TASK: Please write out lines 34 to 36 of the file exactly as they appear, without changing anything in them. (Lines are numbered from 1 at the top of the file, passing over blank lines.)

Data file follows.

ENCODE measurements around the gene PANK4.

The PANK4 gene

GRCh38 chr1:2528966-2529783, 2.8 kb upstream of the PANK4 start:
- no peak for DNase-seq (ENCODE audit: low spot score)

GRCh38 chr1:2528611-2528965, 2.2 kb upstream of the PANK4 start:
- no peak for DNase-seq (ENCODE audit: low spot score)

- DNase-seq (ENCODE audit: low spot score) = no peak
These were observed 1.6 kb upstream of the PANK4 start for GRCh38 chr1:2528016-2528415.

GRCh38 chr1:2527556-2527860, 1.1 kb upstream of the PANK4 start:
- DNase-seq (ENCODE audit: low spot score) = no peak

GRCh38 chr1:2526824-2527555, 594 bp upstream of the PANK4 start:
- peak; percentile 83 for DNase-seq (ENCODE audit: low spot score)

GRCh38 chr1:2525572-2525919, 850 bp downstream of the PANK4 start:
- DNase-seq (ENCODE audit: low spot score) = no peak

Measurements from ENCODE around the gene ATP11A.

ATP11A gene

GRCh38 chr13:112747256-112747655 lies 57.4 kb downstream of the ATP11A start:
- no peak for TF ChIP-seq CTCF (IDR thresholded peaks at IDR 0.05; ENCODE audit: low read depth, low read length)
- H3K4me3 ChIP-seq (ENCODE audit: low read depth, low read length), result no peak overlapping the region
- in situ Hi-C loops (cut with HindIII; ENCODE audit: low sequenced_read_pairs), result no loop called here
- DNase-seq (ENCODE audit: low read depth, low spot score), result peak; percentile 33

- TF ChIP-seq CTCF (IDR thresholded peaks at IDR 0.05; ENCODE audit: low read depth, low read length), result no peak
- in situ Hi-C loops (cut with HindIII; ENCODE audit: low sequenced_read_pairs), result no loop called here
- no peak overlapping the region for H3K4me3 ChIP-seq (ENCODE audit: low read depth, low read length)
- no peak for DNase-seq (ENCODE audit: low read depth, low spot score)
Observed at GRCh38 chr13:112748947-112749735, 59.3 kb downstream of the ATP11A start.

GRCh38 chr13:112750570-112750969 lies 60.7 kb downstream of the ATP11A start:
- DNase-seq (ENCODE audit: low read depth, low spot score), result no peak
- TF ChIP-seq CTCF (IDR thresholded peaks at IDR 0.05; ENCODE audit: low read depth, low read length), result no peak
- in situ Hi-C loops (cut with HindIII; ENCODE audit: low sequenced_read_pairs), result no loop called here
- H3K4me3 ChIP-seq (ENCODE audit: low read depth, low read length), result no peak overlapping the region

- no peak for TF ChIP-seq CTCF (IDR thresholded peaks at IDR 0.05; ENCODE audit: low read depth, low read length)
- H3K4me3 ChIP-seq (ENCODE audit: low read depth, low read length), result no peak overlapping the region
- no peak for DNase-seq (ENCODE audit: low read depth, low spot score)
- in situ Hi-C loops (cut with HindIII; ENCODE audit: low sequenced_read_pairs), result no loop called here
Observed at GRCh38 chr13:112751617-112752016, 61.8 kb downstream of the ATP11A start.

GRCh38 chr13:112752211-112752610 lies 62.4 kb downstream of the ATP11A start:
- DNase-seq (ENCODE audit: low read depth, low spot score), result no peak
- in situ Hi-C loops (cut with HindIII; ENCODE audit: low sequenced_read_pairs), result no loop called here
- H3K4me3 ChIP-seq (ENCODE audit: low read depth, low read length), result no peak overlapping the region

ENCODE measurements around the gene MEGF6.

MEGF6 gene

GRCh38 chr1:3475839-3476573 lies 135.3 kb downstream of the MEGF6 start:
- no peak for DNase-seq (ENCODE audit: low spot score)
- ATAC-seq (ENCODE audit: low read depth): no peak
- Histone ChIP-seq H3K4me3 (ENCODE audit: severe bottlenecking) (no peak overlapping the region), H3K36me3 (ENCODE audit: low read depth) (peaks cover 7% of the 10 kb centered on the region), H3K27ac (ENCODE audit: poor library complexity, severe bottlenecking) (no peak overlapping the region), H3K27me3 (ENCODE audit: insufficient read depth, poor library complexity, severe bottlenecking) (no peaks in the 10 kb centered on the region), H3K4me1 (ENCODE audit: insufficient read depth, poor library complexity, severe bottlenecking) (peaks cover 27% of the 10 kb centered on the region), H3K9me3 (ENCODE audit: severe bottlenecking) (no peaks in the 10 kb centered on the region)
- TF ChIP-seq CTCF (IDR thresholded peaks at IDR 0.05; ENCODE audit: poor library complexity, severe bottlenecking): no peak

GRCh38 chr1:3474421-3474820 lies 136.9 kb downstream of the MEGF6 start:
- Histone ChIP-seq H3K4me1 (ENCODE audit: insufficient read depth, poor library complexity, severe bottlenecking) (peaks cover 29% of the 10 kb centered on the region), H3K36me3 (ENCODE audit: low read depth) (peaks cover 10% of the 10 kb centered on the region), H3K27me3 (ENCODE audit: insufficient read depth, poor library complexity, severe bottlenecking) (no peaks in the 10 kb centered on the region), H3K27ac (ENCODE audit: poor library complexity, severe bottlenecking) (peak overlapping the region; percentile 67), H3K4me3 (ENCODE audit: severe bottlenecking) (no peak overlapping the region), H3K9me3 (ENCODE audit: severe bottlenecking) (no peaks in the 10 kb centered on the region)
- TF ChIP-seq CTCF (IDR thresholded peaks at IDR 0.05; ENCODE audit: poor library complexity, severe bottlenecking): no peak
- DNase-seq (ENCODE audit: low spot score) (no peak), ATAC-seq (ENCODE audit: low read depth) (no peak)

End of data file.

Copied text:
- no peak for DNase-seq (ENCODE audit: low read depth, low spot score)
- in situ Hi-C loops (cut with HindIII; ENCODE audit: low sequenced_read_pairs), result no loop called here
Observed at GRCh38 chr13:112751617-112752016, 61.8 kb downstream of the ATP11A start.